REPORT LANGUAGE MINORITY TEACHER INDUCTION PROJECT
Executive Summary: 2000 - 2002
Prepared by of Barbara Dole Acosta and Melissa DiGennaro King
of George Mason University
This biennial, comprehensive, mixed-methods evaluation provides an assessment
of the strengths and limitations of the LMTIP as it completes the fourth
year of a five-year grant from the Office of English Language Acquisition
(OELA). Judgment of quality was determined based on the extent to which
the project is making progress on each of its stated goals and objectives,
as well as on a set of OELA evaluation guiding questions. The evaluation
provides indicators of both processes and products. Data were collected
through a variety of quantitative and qualitative methods, including interviews,
surveys, and document reviews, and include multiple stakeholder perspectives.
The data were collected during the 2001 - 02 school year, with a focus
on Years 3 and 4 of the project.
Results of the evaluation clearly indicate that the LMTIP is effectively
meeting all of the proposed goals and objectives. Data analysis shows
that the LMTIP has resulted in both expected and supplementary positive
outcomes. A summary of findings, organized by goals and objectives, is
- GOAL 1: Develop and implement
an induction model for teachers of LM/LEP students.
- GOAL 2: Provide for the advanced professional
development of mentors and beginning teachers.
- GOAL 3: The project will result in substantive
improvement in language minority education at both the LEA and IHE
- Evaluation Guiding Questions
GOAL 1: Develop and implement an induction model for teachers of
- The LMTIP has developed a highly successful teacher induction model.
Evaluation data verified that induction teams have effectively served
156 mentee teachers in 12 schools, with leadership provided by 17 mentor
Objective 1.1: Form Induction Advisory Committee
- The original plan for an Induction Advisory Committee with broad-based
membership worked well during the conceptual stage of the project. Due
to the time constraints of busy professional members, however, it has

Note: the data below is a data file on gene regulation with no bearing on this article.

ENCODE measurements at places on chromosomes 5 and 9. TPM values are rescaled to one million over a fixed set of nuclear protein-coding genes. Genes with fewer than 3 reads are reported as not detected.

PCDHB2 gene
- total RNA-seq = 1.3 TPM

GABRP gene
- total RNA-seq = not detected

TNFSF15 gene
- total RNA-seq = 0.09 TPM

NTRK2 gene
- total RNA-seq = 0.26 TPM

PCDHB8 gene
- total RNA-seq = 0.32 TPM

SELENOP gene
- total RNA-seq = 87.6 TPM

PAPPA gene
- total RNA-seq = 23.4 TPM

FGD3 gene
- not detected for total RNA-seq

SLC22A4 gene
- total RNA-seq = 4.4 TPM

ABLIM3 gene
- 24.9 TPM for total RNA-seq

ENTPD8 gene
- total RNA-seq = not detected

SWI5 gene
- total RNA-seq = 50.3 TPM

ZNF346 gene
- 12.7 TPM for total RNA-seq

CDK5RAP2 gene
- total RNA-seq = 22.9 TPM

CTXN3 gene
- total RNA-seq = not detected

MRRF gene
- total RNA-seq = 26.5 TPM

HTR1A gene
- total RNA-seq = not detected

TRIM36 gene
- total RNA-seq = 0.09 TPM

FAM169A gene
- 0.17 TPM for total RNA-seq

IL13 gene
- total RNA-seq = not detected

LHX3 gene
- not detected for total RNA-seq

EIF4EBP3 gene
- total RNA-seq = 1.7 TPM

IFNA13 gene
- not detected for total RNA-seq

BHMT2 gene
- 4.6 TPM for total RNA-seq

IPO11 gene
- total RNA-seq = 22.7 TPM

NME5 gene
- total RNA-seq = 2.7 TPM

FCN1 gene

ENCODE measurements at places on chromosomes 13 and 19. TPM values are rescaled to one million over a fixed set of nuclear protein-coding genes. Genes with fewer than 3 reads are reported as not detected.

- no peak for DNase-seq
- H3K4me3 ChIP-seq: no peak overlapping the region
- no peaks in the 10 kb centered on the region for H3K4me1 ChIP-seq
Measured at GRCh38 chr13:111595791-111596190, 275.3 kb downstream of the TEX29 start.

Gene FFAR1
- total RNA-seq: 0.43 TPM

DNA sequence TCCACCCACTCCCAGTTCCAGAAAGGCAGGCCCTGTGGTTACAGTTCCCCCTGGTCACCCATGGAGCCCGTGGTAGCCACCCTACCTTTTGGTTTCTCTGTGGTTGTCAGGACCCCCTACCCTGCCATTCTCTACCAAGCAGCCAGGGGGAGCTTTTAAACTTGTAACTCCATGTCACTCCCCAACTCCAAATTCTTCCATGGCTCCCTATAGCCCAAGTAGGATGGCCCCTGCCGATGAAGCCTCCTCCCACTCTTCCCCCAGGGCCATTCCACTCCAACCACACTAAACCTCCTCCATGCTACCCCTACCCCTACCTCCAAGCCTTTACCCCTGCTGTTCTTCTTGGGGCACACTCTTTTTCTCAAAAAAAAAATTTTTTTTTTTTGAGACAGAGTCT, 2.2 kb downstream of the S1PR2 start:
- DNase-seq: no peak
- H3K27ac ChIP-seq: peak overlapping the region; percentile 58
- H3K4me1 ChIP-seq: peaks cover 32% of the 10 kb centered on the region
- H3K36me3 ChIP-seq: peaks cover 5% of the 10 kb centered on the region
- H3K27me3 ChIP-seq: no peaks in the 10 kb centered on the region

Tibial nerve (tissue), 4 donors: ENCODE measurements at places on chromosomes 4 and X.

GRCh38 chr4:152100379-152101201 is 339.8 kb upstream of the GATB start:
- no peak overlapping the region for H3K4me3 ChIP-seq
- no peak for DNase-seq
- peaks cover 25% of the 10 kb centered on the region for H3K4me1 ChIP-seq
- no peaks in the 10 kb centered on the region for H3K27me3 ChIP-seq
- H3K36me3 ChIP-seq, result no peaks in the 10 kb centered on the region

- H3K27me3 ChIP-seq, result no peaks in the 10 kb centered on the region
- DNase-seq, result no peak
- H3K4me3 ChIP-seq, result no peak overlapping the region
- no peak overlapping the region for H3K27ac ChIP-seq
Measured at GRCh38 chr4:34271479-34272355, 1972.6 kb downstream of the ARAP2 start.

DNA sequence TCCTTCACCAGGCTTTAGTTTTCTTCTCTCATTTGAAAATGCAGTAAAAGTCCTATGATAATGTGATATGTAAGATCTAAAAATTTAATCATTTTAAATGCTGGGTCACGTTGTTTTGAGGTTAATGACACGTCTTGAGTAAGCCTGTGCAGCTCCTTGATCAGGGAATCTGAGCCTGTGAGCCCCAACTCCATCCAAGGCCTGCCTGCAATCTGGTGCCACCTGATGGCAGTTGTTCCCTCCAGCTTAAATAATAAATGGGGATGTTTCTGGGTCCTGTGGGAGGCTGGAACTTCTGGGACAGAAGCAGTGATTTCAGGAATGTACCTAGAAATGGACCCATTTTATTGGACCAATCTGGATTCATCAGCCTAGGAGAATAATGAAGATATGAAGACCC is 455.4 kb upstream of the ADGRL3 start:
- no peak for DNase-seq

been difficult to maintain an active committee. Alternative means of
communication (other than regular meetings) may be more appropriate.
Objective 1.2: Identify and select members of each building induction
- The recruitment and selection process for mentor and mentee teachers
varied considerably by school. Many teachers were highly motivated to
participate in the LMTIP in order to pursue professional growth and
learning and to increase their knowledge of LM students. Data indicate
that voluntary participation and flexible selection criteria resulted
in higher satisfaction than required participation for both mentors
and mentee teachers.
Objective 1.3: Identify participating Mason faculty.
- Mason faculty support, part of the original project design, was discontinued
after the first two years of the LMTIP. The project director decided
that funds for faculty members could instead be invested in direct services
for more teacher participants at the school level. Data from interviews
indicate that this was perceived as a positive step.
Objective 1.4: Begin induction services.
- Devoting ample time to the development of team trust during the first
semester led to strong collegial relationships, which established a
foundation for teacher professional growth and reflection. Mentors and
fellow team members provided both moral and practical support, shared
ideas, and helped problem-solve. This process helped alleviate stress,
increased teachers' confidence in their professional skills, and motivated
them to move beyond new teacher "survival" concerns toward
the ongoing practice of thoughtful reflection focused on student needs.
- Teachers reported that participating in induction team meetings, conducting
action research, attending professional conferences, and taking part
in peer observations were valuable activities contributing to professional
growth. The opportunity to exchange ideas and experiences with other
professionals across various disciplines was also helpful to both mentors
- The most problematic aspect of LMTIP involvement for many participants
was time. Many mentee teachers said they felt overwhelmed with the multiple
responsibilities of their new roles, and that finding time for meetings,
conducting action research, and other professional development activities
was difficult. Nevertheless, the majority of participants said that
the benefits of participation outweighed the time investment, and most
reported that they did not feel their involvement had been burdensome.
- Response to the induction team experience from both current and former
mentee teachers and mentors was overwhelmingly positive.
GOAL 2: Provide for the advanced professional development of mentors
and beginning teachers.
- The LMTIP provided various forms of advanced professional development
for mentors and beginning teachers. These included university coursework,